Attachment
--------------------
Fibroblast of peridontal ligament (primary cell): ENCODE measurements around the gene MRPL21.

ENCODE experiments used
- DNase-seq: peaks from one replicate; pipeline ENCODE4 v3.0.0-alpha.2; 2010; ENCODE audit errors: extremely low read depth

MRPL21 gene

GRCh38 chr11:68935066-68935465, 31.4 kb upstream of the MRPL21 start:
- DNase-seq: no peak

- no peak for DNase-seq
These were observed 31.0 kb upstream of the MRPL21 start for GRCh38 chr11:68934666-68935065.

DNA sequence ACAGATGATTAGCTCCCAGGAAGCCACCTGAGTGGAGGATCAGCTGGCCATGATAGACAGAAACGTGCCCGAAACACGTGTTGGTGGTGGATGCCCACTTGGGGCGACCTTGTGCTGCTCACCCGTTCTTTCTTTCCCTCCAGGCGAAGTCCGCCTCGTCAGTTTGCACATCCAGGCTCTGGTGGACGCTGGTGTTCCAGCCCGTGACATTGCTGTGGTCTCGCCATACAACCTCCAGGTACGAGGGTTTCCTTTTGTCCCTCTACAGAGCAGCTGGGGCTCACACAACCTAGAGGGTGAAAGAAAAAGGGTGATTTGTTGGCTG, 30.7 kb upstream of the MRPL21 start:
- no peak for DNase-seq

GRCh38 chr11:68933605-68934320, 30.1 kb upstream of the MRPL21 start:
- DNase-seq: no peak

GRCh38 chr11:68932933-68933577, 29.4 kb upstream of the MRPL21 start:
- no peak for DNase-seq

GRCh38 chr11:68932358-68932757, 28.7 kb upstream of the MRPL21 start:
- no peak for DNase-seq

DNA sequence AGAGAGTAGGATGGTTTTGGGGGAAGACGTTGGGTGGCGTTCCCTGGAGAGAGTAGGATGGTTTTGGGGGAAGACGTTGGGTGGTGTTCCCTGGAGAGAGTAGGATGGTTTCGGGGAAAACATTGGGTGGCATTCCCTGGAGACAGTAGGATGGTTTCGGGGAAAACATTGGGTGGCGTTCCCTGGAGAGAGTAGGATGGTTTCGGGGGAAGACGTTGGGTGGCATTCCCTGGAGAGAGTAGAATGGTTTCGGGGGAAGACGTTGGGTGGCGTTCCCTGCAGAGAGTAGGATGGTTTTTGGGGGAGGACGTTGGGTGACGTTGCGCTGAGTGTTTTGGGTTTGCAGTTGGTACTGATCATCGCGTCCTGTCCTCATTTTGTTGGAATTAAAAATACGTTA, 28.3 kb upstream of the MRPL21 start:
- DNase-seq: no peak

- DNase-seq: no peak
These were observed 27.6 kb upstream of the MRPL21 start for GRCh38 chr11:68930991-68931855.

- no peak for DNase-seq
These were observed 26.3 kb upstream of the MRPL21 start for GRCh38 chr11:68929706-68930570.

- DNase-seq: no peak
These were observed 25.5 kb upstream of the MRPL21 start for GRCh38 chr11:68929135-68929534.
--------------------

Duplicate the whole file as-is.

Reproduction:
Fibroblast of peridontal ligament (primary cell): ENCODE measurements around the gene MRPL21.

ENCODE experiments used
- DNase-seq: peaks from one replicate; pipeline ENCODE4 v3.0.0-alpha.2; 2010; ENCODE audit errors: extremely low read depth

MRPL21 gene

GRCh38 chr11:68935066-68935465, 31.4 kb upstream of the MRPL21 start:
- DNase-seq: no peak

- no peak for DNase-seq
These were observed 31.0 kb upstream of the MRPL21 start for GRCh38 chr11:68934666-68935065.

DNA sequence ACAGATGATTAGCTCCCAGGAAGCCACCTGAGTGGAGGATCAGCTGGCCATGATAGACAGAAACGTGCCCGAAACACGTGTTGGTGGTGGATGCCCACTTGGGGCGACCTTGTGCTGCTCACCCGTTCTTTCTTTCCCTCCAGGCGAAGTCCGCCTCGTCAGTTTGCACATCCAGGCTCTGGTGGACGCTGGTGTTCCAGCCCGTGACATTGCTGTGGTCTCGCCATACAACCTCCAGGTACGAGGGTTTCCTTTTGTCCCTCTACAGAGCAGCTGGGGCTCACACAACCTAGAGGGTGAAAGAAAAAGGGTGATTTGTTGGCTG, 30.7 kb upstream of the MRPL21 start:
- no peak for DNase-seq

GRCh38 chr11:68933605-68934320, 30.1 kb upstream of the MRPL21 start:
- DNase-seq: no peak

GRCh38 chr11:68932933-68933577, 29.4 kb upstream of the MRPL21 start:
- no peak for DNase-seq

GRCh38 chr11:68932358-68932757, 28.7 kb upstream of the MRPL21 start:
- no peak for DNase-seq

DNA sequence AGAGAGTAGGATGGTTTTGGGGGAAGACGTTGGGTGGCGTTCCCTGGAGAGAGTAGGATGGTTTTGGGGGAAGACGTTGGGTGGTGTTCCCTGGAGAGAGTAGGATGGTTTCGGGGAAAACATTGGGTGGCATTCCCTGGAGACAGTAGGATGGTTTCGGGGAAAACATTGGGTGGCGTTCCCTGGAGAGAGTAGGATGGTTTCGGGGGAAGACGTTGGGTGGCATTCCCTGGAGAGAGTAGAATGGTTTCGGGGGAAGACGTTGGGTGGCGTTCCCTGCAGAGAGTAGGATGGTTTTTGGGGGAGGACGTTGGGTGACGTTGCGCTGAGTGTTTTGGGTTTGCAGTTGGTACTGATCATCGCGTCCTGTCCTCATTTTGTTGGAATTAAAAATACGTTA, 28.3 kb upstream of the MRPL21 start:
- DNase-seq: no peak

- DNase-seq: no peak
These were observed 27.6 kb upstream of the MRPL21 start for GRCh38 chr11:68930991-68931855.

- no peak for DNase-seq
These were observed 26.3 kb upstream of the MRPL21 start for GRCh38 chr11:68929706-68930570.

- DNase-seq: no peak
These were observed 25.5 kb upstream of the MRPL21 start for GRCh38 chr11:68929135-68929534.